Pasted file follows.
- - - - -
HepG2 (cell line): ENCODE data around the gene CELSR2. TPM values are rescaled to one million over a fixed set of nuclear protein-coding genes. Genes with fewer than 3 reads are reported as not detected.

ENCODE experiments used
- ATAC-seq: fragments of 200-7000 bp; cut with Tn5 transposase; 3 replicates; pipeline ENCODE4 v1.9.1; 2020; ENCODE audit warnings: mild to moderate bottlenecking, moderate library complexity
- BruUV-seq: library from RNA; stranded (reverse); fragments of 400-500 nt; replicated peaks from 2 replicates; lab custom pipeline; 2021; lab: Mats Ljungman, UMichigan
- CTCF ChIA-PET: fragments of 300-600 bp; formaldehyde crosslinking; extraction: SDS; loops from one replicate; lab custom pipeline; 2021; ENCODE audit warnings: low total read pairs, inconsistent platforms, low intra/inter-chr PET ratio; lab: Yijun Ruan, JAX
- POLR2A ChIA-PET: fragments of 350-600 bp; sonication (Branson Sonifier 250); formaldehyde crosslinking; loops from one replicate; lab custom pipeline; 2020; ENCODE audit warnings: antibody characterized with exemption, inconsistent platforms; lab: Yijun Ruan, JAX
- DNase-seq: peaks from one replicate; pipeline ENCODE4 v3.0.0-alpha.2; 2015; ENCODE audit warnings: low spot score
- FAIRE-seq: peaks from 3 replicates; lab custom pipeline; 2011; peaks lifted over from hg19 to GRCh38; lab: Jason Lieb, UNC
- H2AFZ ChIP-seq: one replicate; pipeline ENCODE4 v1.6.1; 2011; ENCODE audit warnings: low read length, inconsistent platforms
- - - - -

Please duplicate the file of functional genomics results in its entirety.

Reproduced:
HepG2 (cell line): ENCODE data around the gene CELSR2. TPM values are rescaled to one million over a fixed set of nuclear protein-coding genes. Genes with fewer than 3 reads are reported as not detected.

ENCODE experiments used
- ATAC-seq: fragments of 200-7000 bp; cut with Tn5 transposase; 3 replicates; pipeline ENCODE4 v1.9.1; 2020; ENCODE audit warnings: mild to moderate bottlenecking, moderate library complexity
- BruUV-seq: library from RNA; stranded (reverse); fragments of 400-500 nt; replicated peaks from 2 replicates; lab custom pipeline; 2021; lab: Mats Ljungman, UMichigan
- CTCF ChIA-PET: fragments of 300-600 bp; formaldehyde crosslinking; extraction: SDS; loops from one replicate; lab custom pipeline; 2021; ENCODE audit warnings: low total read pairs, inconsistent platforms, low intra/inter-chr PET ratio; lab: Yijun Ruan, JAX
- POLR2A ChIA-PET: fragments of 350-600 bp; sonication (Branson Sonifier 250); formaldehyde crosslinking; loops from one replicate; lab custom pipeline; 2020; ENCODE audit warnings: antibody characterized with exemption, inconsistent platforms; lab: Yijun Ruan, JAX
- DNase-seq: peaks from one replicate; pipeline ENCODE4 v3.0.0-alpha.2; 2015; ENCODE audit warnings: low spot score
- FAIRE-seq: peaks from 3 replicates; lab custom pipeline; 2011; peaks lifted over from hg19 to GRCh38; lab: Jason Lieb, UNC
- H2AFZ ChIP-seq: one replicate; pipeline ENCODE4 v1.6.1; 2011; ENCODE audit warnings: low read length, inconsistent platforms